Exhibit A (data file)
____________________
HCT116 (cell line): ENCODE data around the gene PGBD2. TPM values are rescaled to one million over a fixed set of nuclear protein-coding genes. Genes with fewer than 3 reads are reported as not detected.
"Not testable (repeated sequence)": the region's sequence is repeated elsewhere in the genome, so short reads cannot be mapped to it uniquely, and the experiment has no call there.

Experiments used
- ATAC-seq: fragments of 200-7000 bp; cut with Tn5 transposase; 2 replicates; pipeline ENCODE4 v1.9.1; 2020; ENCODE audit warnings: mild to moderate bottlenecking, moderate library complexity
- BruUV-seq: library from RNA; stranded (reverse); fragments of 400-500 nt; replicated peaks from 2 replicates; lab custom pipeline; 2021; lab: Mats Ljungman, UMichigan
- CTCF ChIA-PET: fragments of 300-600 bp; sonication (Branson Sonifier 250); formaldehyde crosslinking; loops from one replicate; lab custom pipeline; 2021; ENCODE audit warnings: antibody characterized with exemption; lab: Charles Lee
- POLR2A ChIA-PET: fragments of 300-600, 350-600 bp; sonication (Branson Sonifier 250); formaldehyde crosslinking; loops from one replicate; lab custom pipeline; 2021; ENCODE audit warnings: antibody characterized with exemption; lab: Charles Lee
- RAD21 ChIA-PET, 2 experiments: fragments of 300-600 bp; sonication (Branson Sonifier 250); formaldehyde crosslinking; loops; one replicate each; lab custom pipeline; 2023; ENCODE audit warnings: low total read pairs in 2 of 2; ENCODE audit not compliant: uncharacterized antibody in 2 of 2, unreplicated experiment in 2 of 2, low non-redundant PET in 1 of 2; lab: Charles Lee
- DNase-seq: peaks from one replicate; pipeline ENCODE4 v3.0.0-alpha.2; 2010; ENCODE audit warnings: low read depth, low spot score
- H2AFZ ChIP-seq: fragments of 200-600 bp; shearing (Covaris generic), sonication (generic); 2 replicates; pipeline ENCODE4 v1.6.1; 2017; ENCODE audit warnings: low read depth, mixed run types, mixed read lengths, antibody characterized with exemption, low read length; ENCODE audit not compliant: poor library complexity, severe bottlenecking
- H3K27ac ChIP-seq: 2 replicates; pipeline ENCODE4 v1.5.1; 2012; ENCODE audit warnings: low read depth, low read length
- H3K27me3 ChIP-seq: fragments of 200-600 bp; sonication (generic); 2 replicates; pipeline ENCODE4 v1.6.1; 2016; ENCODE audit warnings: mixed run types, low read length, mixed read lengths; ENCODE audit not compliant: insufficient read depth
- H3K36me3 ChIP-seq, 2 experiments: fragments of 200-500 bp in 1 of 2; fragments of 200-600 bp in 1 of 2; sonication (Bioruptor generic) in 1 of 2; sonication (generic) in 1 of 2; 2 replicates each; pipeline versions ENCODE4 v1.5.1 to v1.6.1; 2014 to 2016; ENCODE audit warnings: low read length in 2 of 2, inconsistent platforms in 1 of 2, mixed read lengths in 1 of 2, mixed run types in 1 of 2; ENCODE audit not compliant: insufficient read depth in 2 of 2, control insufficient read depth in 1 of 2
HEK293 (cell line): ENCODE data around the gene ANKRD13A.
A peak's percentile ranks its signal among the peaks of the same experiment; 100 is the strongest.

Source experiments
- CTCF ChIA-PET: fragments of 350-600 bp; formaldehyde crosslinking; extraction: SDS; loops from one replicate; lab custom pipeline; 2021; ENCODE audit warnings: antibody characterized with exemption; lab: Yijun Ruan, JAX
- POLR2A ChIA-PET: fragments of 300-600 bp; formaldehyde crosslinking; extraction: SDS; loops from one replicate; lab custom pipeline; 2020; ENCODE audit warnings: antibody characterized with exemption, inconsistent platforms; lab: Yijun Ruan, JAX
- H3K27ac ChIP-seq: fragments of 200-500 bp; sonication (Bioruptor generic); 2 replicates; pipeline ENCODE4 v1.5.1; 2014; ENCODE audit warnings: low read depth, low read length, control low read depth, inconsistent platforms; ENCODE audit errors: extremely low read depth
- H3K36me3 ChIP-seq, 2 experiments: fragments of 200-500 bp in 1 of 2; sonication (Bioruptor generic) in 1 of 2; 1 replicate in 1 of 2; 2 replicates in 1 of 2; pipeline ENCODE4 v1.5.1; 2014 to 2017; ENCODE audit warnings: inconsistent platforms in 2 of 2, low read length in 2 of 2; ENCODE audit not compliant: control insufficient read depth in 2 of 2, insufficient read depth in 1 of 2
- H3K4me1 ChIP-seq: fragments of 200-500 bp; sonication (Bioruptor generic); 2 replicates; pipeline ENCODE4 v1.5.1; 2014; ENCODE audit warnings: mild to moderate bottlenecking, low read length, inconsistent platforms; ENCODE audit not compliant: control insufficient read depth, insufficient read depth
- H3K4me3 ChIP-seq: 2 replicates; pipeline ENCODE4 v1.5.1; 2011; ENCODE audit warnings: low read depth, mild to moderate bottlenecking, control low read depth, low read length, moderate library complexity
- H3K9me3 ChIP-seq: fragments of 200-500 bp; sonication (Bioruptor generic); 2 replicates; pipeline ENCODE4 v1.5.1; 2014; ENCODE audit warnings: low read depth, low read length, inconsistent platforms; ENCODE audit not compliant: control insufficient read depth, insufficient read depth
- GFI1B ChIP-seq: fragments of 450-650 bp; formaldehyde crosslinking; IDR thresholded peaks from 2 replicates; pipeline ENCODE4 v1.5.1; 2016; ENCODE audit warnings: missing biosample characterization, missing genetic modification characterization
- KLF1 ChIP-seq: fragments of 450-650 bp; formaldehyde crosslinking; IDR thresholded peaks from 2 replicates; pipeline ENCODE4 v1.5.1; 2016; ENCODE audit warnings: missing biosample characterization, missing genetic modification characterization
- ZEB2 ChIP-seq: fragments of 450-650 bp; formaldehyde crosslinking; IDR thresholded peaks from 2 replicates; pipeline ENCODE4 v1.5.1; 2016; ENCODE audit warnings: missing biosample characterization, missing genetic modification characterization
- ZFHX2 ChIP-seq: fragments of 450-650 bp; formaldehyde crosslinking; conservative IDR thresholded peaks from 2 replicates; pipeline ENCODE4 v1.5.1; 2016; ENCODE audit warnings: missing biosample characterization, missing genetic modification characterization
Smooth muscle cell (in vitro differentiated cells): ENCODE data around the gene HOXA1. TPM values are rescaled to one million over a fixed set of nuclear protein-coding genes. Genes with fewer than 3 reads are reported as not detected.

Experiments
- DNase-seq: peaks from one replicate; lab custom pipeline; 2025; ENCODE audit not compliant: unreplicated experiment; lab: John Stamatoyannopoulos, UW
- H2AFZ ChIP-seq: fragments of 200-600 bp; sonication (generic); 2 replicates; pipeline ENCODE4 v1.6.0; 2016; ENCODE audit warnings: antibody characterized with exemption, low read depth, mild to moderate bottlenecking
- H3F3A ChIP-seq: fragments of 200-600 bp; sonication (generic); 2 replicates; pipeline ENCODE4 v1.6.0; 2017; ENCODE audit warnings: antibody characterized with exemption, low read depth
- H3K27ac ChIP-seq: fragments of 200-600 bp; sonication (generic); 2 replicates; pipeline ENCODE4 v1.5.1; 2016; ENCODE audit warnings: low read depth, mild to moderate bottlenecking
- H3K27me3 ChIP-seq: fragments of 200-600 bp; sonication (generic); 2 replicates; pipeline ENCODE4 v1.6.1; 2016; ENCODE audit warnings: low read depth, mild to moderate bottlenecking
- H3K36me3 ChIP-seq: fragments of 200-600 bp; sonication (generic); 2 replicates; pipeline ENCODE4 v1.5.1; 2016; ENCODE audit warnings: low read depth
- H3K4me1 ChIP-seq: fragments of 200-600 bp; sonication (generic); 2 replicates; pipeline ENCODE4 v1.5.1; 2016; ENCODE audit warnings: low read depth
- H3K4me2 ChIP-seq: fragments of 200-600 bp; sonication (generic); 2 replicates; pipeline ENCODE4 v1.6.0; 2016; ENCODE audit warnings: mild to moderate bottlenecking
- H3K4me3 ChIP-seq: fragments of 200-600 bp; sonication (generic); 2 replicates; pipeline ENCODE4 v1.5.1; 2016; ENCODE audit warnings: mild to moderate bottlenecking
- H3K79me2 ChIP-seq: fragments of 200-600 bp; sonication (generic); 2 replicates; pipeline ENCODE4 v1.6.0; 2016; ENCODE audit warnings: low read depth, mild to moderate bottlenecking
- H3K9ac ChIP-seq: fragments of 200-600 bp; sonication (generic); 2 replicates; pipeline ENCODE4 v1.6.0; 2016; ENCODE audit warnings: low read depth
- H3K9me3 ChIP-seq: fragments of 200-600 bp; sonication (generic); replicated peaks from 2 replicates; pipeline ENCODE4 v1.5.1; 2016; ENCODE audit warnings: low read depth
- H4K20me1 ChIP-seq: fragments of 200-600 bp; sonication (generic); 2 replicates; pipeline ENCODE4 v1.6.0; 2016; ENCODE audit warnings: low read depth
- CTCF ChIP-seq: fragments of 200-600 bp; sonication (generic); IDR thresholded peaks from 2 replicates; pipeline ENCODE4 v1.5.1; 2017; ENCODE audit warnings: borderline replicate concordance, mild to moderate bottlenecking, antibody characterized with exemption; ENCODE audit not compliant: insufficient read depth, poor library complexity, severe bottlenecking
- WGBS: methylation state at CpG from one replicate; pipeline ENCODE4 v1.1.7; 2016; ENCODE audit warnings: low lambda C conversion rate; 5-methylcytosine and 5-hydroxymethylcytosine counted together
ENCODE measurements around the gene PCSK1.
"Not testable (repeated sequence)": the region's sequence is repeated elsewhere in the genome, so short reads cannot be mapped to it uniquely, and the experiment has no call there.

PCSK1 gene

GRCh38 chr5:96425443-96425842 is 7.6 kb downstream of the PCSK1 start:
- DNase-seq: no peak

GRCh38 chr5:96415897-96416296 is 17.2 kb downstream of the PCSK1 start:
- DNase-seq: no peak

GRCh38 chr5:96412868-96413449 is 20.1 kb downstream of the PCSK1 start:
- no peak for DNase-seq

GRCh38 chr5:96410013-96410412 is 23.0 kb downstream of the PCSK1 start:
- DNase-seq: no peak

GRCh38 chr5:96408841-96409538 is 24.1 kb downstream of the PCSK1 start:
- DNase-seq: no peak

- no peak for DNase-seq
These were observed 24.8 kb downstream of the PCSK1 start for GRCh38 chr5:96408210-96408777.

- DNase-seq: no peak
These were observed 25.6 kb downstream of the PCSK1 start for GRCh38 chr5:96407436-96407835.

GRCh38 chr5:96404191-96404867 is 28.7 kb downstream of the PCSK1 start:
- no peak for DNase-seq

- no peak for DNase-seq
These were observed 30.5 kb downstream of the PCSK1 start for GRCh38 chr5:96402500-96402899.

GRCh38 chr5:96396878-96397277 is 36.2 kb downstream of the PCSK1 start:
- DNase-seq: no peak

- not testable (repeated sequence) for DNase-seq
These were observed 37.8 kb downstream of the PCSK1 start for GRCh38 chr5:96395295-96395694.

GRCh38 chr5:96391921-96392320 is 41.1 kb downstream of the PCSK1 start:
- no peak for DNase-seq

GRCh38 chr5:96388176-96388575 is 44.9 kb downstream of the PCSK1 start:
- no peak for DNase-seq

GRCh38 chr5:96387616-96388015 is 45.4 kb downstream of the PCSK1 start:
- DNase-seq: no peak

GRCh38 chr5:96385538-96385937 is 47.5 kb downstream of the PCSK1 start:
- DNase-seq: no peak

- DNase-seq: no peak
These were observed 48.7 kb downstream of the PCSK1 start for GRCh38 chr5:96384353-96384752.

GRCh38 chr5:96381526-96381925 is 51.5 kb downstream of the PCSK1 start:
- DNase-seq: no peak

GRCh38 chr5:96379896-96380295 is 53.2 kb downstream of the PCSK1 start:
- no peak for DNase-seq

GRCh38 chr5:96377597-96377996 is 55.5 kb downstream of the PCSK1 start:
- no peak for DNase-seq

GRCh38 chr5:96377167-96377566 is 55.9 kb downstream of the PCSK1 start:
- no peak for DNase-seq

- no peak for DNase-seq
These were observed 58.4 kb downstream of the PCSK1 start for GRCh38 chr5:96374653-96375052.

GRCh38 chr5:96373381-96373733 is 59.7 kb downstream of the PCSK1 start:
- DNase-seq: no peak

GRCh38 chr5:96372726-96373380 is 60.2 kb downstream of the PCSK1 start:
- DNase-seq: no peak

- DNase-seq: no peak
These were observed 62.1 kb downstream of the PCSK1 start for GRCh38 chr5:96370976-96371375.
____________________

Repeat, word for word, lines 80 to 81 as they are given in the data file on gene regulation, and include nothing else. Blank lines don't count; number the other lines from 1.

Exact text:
GRCh38 chr5:96381526-96381925 is 51.5 kb downstream of the PCSK1 start:
- DNase-seq: no peak